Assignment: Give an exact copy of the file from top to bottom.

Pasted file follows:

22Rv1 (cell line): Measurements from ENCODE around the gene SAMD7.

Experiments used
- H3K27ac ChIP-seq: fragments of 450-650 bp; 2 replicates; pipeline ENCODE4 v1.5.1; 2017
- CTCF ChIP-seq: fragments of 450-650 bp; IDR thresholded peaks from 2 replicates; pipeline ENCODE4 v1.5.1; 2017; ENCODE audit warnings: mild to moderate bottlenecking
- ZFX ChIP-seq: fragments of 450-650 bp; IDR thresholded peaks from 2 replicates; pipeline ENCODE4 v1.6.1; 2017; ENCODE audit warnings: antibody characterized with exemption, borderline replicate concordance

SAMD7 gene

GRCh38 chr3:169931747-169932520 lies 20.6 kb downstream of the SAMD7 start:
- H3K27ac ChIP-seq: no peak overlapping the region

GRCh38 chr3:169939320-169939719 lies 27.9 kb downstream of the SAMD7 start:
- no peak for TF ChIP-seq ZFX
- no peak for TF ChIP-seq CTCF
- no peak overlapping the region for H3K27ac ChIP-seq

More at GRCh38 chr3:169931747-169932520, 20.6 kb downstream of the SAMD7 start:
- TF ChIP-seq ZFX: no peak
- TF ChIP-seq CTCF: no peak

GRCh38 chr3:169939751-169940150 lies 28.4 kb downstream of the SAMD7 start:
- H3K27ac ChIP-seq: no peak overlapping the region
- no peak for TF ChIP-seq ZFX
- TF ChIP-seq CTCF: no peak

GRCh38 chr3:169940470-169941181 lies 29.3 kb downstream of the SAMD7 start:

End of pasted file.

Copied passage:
22Rv1 (cell line): Measurements from ENCODE around the gene SAMD7.

Experiments used
- H3K27ac ChIP-seq: fragments of 450-650 bp; 2 replicates; pipeline ENCODE4 v1.5.1; 2017
- CTCF ChIP-seq: fragments of 450-650 bp; IDR thresholded peaks from 2 replicates; pipeline ENCODE4 v1.5.1; 2017; ENCODE audit warnings: mild to moderate bottlenecking
- ZFX ChIP-seq: fragments of 450-650 bp; IDR thresholded peaks from 2 replicates; pipeline ENCODE4 v1.6.1; 2017; ENCODE audit warnings: antibody characterized with exemption, borderline replicate concordance

SAMD7 gene

GRCh38 chr3:169931747-169932520 lies 20.6 kb downstream of the SAMD7 start:
- H3K27ac ChIP-seq: no peak overlapping the region

GRCh38 chr3:169939320-169939719 lies 27.9 kb downstream of the SAMD7 start:
- no peak for TF ChIP-seq ZFX
- no peak for TF ChIP-seq CTCF
- no peak overlapping the region for H3K27ac ChIP-seq

More at GRCh38 chr3:169931747-169932520, 20.6 kb downstream of the SAMD7 start:
- TF ChIP-seq ZFX: no peak
- TF ChIP-seq CTCF: no peak

GRCh38 chr3:169939751-169940150 lies 28.4 kb downstream of the SAMD7 start:
- H3K27ac ChIP-seq: no peak overlapping the region
- no peak for TF ChIP-seq ZFX
- TF ChIP-seq CTCF: no peak

GRCh38 chr3:169940470-169941181 lies 29.3 kb downstream of the SAMD7 start: